Installing and Configuring the VMware vCenter Appliance
Well, I've finally got around to getting my 'lab' setup inside of VMware Workstation and I thought the first thing that I would try out would be the new in vSphere 5, the VMware vCenter Appliance.
The VMware vCenter Appliance is a pre-configured Linux-based virtual machine that is optimized for running vCenter Server and its' associated services. Although the appliance will give you most of what the Windows based vCenter installation will give you there are some limitations. I'm not going to go too much into detail as many people have already blogged about the situations. Duncan Epping has a good little post on what it is lacking here. The biggest for me is no Update Manager, no MSSQL support, and as well if using the embedded DB2 database you are limited for support for only 5 hosts and 50 VMs. You can get support for more hosts and VMs, but you need to use an Oracle database to support it.
That being said, it's still a great solution for an SMB or a lab situation where you want to get an instance of VMware vCenter Server up and running quickly as well as save some cost on Microsoft licensing. The installation and configuration was a breeze and I had the appliance up and running within about 10 minutes. The official documentation for installing and configuring the appliance can be found here, and mine…below 🙂
First off, you will need to go and download the OVF and the 2 associated vmdk's that go along with it and deploy it as you would any other virtual appliance (File -> Deploy OVF Template).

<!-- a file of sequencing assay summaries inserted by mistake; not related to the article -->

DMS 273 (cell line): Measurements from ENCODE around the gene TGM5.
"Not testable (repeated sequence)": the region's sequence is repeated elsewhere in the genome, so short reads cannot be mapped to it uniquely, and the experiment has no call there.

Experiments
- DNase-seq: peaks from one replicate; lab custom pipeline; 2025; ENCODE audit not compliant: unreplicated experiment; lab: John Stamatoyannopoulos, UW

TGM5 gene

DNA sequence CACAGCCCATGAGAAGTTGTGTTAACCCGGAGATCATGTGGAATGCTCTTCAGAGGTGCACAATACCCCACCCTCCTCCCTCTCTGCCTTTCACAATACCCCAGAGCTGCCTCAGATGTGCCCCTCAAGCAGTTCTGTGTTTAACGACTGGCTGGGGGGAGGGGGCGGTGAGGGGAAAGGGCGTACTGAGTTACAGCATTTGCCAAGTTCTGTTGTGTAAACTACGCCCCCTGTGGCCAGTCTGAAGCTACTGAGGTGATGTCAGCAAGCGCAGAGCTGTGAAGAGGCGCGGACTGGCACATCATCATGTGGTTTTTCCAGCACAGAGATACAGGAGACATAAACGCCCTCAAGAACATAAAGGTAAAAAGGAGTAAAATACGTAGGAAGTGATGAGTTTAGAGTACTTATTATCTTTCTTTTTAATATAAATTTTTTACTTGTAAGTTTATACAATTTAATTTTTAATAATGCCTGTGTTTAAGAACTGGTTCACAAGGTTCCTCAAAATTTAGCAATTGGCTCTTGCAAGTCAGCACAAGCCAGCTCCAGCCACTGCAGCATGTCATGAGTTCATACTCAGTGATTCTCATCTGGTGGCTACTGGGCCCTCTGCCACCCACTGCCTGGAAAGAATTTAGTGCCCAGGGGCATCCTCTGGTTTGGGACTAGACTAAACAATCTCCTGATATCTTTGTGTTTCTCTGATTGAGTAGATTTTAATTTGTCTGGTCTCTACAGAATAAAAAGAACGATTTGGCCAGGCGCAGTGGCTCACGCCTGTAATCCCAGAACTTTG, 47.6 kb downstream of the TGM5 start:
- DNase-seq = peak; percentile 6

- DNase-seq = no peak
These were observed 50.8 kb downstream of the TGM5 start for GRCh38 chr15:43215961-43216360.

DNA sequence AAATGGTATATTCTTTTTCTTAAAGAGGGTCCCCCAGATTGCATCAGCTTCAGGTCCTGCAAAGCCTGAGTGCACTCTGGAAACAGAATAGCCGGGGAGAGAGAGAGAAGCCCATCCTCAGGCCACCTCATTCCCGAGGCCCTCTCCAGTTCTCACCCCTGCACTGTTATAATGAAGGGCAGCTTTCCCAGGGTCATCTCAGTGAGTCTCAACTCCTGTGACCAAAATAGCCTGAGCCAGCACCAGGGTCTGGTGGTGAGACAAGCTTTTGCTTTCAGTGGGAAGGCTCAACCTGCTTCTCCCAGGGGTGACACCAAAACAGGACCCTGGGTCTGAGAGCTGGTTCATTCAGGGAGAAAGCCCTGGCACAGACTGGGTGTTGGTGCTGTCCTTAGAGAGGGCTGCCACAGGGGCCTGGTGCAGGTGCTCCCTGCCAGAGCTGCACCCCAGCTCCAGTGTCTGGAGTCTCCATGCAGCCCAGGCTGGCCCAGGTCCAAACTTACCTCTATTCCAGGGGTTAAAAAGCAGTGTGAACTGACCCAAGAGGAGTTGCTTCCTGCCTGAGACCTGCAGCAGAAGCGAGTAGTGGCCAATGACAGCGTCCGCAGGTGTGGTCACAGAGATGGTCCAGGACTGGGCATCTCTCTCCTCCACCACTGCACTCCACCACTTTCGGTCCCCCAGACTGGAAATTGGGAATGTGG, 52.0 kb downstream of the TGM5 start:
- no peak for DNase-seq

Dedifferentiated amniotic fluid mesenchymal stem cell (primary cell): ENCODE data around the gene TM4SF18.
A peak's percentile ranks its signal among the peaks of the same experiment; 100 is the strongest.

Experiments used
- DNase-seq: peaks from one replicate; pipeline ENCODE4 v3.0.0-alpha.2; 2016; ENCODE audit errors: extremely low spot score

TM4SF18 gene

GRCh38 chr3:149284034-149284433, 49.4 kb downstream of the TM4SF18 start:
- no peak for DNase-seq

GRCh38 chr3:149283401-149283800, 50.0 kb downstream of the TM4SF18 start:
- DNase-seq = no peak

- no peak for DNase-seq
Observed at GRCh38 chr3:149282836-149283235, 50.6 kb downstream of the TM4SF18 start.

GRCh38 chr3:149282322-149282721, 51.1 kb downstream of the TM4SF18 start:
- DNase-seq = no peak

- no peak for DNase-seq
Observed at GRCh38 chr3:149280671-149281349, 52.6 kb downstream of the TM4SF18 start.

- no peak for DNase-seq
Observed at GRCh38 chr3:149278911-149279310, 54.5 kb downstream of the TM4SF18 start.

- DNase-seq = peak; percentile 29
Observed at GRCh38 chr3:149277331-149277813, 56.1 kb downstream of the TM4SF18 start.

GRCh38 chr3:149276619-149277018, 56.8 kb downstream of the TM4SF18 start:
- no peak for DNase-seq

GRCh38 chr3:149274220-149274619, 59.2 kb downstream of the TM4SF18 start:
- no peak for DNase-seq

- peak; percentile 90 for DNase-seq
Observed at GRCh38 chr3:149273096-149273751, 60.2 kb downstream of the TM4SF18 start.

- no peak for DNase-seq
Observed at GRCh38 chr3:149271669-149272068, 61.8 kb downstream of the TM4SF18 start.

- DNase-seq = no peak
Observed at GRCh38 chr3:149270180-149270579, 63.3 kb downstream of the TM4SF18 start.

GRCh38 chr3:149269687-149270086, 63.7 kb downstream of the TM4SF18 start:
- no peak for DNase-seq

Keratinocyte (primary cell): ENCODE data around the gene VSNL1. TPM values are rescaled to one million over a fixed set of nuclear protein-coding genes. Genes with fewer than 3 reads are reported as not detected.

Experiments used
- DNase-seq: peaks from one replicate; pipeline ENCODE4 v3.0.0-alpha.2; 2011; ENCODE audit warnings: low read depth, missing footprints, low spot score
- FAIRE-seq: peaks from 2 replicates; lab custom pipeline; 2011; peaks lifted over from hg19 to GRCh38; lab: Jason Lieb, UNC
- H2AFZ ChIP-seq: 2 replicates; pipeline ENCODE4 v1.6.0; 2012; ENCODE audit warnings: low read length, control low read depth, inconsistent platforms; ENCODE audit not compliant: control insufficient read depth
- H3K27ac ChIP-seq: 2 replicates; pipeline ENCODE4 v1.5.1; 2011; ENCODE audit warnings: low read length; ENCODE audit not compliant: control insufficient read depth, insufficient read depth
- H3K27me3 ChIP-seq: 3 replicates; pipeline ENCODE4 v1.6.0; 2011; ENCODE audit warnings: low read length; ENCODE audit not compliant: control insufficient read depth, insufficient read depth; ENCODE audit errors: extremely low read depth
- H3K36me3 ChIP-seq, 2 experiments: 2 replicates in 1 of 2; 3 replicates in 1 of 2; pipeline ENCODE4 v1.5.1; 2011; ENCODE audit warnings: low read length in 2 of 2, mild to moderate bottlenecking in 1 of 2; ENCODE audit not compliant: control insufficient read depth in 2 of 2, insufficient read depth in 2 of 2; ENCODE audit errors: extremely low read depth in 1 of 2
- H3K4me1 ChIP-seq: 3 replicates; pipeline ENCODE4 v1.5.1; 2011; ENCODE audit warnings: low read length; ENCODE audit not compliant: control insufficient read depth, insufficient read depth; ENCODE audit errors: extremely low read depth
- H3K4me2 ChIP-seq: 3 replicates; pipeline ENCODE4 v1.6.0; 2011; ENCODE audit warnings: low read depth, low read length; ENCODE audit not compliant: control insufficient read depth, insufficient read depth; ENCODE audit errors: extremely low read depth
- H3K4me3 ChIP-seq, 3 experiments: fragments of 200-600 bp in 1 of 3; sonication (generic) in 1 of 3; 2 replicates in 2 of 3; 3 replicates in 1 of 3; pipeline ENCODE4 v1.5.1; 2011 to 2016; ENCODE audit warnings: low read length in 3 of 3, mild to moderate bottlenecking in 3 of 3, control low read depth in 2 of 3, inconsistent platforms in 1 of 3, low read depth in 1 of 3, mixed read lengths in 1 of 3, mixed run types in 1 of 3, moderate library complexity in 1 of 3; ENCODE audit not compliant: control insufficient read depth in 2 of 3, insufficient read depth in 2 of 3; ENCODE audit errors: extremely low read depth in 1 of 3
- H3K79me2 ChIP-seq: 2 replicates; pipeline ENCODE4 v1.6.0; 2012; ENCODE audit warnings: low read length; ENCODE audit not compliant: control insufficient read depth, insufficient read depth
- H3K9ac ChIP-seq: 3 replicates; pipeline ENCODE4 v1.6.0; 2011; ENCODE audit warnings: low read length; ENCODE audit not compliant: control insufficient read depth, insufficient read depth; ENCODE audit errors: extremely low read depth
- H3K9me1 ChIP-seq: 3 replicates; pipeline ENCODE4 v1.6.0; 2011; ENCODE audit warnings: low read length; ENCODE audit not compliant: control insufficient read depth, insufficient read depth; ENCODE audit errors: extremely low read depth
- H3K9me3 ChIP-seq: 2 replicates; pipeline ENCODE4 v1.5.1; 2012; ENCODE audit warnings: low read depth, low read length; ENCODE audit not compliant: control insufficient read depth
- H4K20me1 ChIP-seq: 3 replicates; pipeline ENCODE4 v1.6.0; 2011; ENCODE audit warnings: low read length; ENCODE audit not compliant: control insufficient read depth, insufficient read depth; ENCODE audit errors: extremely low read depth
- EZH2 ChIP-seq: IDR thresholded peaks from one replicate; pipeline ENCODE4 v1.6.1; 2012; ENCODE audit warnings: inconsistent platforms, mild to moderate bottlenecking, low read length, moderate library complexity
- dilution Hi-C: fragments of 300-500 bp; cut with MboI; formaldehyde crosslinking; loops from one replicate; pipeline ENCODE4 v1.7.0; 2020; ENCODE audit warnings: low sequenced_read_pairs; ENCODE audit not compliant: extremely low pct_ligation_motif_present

Once the appliance has been copied up to your environment, added to your inventory, mapped to your networks, and powered on, have a look at the console to determine how to connect to your vCenter. The console should display what IP has been assigned (you can change this later). You should be able to access it by opening a browser session to http://IP_ADDRESS:5480/
Once you have your browser window connected, the default credentials to login are root/vmware. After accepting the EULA, click on the 'Networking' tab and then 'Configure Networking' Here you can set up your ip address, gateway, dns, etc.
Next is the database, head to the 'Database' tab and input your desired configuration. I chose to use the embedded option however if you have an Oracle instance you can chose to host your database on it. Once done select 'Test Settings', if everything checks out click 'Save Settings'.
Then, move to the 'Status' tab and click on 'Start vCenter'.
This process for real takes less than 10 minutes and you now have a functional vCenter instance running in your environment that you can now connect to with either the vSphere Client or the Web Client and configure, manage, and provision to your hearts delight.
I've just grazed over the basic settings here that you need to setup in order to get your vCenter Server Appliance up and running. There are obviously many other functions and tasks that you can perform in the configuration page of the appliance so I encourage everyone to have a look for themselves or take a peek at the official documentation to get up to speed. As always comments, issues, concerns, questions, suggestions are welcome and encouraged in the comments box below.